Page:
Walk: Walking will be the wisest route if you are up for some sightseeing in Kathmandu and Patan. However, the road can be dusty and crowdy. So try to take a day trip to Patan on foot during weekends when there is less traffic.

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    Entrance Fee to Patan Durbar Square

    You have to pay NPR 1000 per person to enter Patan Durbar Square. If you are SAARC nation national, the entry fare is NPR 250 and NPR 30 for Nepalese. The money collected is used for the conservation and preservation of the area with the upliftment of people’s economy.


    Patan Durbar Square used to be the holy abode of Patan Kings. Today, it has become a mystical confluence of palace buildings, picturesque courtyards, and graceful pagodas. It represents the beautiful examples of Newar art and culture that reached its peak during the reign of the Malla and Licchavi kings.

    Here are the major attractions of Patan Durbar Square:

    Royal Palace

    The royal palace is rightfully situated in the center of the durbar complex. Different parts of the palace buildings appeared in the 14th century, while its central part was completed later, in the 17th-18th centuries.

    The palace was constructed during the reign of Siddhinarsingh Malla, Srinivas Malla, and Vishnu Malla. However, most architecture was destroyed when king Prithvi Narayan Shah attacked the city. During the 1934 earthquake, most of the significant architectural buildings were destroyed. But it still stood as the brightest architectural masterpiece of the valley.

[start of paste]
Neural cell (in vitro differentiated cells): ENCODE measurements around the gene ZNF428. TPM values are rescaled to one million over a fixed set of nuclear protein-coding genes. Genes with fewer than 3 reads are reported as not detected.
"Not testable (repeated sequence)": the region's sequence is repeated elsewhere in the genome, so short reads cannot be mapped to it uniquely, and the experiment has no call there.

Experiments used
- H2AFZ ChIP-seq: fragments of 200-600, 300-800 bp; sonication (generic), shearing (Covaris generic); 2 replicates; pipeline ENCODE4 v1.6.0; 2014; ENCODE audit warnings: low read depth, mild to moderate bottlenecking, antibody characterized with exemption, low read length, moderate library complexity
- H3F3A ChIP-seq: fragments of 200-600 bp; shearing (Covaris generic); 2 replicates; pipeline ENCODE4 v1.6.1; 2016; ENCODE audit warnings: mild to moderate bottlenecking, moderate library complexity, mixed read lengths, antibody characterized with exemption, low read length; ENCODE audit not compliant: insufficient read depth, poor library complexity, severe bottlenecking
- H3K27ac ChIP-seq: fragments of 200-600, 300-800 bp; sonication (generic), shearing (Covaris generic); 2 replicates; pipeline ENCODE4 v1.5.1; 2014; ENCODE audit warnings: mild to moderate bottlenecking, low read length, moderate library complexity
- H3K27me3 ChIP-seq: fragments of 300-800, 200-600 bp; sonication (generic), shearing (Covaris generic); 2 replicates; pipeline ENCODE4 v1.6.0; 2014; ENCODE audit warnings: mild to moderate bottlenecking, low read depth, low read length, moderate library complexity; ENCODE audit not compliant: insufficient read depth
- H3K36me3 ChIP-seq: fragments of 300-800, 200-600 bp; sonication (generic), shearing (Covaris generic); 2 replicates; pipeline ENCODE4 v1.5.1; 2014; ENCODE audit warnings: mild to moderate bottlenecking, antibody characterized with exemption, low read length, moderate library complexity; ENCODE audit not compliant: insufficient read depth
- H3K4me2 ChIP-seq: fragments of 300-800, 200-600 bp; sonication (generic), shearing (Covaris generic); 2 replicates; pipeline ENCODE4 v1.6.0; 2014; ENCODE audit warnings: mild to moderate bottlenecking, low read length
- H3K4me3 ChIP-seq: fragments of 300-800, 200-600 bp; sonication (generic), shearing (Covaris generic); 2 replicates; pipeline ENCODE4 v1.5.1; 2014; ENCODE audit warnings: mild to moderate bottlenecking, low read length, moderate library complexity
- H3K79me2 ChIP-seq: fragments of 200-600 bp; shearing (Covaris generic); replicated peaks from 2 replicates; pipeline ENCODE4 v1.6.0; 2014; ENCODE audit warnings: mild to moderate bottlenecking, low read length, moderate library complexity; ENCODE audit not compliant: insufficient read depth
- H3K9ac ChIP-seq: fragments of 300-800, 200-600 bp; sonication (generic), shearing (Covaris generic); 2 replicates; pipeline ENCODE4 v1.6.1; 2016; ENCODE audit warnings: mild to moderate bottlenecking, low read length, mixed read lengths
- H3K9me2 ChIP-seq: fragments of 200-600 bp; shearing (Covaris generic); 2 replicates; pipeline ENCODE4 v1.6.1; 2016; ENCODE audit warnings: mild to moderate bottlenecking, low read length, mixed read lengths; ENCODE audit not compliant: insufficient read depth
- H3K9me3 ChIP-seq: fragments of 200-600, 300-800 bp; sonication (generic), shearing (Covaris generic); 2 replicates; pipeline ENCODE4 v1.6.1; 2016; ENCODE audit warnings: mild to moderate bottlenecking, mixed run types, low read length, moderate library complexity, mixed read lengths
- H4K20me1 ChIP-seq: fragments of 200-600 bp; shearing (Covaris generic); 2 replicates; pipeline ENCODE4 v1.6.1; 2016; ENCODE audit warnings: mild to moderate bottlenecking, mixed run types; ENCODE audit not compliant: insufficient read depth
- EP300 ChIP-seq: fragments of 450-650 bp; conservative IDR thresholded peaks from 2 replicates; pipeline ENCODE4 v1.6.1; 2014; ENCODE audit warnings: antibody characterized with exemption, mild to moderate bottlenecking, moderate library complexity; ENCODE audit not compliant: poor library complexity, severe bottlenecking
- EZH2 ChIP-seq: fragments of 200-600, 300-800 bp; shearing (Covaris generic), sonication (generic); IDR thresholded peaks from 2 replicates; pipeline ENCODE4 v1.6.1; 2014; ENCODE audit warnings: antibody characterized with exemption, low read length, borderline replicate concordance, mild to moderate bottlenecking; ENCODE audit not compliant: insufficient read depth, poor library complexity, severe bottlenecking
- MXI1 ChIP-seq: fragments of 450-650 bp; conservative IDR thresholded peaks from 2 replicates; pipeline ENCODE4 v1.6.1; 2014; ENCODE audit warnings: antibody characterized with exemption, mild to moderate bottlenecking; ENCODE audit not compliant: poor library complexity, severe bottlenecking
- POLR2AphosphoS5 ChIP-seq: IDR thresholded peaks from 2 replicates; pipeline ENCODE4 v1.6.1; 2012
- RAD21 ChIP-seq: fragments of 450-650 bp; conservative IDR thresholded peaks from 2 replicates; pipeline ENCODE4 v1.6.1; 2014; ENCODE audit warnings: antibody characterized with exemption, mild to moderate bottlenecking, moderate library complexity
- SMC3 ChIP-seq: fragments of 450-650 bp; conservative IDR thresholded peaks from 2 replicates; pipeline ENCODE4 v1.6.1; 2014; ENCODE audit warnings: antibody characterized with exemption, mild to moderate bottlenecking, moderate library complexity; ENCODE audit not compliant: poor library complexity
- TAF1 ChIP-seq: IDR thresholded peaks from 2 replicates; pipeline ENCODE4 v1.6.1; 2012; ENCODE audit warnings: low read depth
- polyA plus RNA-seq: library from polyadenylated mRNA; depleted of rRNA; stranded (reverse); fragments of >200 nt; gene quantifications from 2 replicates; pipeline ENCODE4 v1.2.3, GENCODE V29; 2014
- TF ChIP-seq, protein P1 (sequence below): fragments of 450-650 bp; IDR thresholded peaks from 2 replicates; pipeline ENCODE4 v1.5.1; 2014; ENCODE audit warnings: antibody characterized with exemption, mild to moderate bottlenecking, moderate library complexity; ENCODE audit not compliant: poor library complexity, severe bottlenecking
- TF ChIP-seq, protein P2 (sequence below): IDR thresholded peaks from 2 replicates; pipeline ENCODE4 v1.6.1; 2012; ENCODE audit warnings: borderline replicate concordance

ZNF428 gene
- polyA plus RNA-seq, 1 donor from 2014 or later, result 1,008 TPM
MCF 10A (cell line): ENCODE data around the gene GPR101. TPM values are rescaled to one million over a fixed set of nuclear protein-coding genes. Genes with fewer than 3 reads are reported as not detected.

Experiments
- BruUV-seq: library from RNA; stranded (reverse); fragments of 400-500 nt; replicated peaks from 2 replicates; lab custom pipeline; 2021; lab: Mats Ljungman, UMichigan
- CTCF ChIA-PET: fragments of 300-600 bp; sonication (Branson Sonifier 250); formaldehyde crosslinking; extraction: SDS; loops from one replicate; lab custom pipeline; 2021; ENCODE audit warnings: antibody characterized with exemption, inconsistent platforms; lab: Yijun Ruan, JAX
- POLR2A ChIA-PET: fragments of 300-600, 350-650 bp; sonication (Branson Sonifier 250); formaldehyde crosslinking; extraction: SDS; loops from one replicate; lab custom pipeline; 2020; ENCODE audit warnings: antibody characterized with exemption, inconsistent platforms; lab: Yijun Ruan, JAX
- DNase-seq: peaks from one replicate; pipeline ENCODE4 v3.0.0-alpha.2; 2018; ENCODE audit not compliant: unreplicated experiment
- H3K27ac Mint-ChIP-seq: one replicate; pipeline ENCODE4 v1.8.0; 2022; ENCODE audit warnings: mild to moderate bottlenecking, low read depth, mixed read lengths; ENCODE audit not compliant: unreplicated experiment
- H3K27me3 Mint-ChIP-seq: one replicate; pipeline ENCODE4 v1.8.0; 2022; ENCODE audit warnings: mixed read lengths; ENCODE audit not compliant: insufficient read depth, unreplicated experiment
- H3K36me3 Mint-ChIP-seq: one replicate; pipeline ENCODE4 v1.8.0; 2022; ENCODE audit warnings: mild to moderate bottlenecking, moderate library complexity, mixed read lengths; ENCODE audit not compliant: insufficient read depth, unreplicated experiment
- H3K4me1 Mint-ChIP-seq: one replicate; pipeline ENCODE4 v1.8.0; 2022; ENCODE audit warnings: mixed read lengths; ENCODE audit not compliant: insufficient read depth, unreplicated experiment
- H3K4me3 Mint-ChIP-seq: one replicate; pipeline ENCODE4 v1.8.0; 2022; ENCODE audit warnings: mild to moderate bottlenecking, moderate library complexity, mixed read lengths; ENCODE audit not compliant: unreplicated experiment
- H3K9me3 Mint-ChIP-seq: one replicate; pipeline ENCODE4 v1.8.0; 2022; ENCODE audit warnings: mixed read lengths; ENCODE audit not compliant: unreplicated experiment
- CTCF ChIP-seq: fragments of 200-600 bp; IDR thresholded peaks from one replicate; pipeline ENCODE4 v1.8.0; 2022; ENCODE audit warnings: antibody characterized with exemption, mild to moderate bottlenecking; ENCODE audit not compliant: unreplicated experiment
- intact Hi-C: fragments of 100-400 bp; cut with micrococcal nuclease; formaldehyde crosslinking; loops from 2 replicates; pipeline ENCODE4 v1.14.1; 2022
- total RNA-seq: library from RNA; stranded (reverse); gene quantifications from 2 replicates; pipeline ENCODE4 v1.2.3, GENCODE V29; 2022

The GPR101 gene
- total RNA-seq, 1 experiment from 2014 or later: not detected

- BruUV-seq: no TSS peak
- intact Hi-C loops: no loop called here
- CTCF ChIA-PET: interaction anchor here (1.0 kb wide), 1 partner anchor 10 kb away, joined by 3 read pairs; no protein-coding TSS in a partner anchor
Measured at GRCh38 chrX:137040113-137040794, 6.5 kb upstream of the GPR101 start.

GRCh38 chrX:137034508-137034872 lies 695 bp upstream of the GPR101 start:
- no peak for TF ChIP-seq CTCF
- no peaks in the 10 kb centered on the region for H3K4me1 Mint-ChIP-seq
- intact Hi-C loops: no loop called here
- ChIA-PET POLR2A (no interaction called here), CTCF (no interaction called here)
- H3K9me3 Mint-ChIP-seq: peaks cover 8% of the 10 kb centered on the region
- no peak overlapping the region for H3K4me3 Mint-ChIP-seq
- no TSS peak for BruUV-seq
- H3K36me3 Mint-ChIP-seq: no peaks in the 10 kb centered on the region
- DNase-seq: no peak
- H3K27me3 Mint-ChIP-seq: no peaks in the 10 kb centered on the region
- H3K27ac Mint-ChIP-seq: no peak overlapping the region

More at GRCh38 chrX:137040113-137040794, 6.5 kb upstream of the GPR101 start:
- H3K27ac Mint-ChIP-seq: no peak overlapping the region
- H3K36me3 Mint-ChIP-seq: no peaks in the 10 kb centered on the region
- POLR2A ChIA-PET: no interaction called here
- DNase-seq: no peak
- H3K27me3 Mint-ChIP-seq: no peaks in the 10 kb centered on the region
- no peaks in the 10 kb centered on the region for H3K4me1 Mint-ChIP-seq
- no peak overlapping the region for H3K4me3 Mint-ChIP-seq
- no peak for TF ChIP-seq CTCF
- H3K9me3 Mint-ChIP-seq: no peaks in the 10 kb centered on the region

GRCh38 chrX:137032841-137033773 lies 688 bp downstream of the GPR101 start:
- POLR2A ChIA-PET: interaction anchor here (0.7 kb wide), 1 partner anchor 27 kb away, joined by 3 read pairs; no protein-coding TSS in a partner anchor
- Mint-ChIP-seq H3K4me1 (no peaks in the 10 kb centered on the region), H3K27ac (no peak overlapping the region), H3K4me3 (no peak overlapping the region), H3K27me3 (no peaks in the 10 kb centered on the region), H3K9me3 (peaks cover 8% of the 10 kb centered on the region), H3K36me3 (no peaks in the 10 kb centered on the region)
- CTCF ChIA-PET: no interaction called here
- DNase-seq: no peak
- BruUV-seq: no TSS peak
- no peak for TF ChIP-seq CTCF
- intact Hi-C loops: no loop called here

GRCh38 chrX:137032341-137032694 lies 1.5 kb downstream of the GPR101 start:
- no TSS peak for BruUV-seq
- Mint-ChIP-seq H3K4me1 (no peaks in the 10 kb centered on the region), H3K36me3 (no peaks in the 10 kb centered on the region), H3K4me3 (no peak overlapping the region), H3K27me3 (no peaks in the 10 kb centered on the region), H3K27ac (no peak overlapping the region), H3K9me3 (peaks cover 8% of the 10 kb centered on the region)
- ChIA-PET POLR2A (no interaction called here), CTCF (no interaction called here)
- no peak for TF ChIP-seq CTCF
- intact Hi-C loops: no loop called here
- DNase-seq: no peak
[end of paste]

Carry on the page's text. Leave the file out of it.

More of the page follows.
Keshav Narayan Chowk

    The Golden Gate leads to the northern courtyard of the complex, built in 1734, above which rises a golden Torana depicting Shiva, Parvati, Ganesha, and Kumar. Above the Torana is a golden window from which, during important events, the King used to address the townspeople.

    One restored part of Keshav Narayan Chowk houses the Patan Museum, which is popular with visitors. Its galleries contain collections of bronze and copper items, Hindu and Buddhist deities figurines, and much more.

    Opposite Keshav Narayan Chowka is Manga Hiti (tap), a water source famous for its three impressive stone-carved heads of Makaras (mythical ocean creatures), from whose mouths water flows.

    Keshav Narayan Chowk
    Keshav Narayan Chowk
    Mul Chowk

    This complex’s central courtyard is the largest and primeval of the three main courtyards of the square (Keshav Narayan Chowka, Mul Chowka, and Sundari Chowka). Built by Siddhinarsingha Malla and damaged by fire in 1662, Srinivasa Malla restored the chowk in 1665.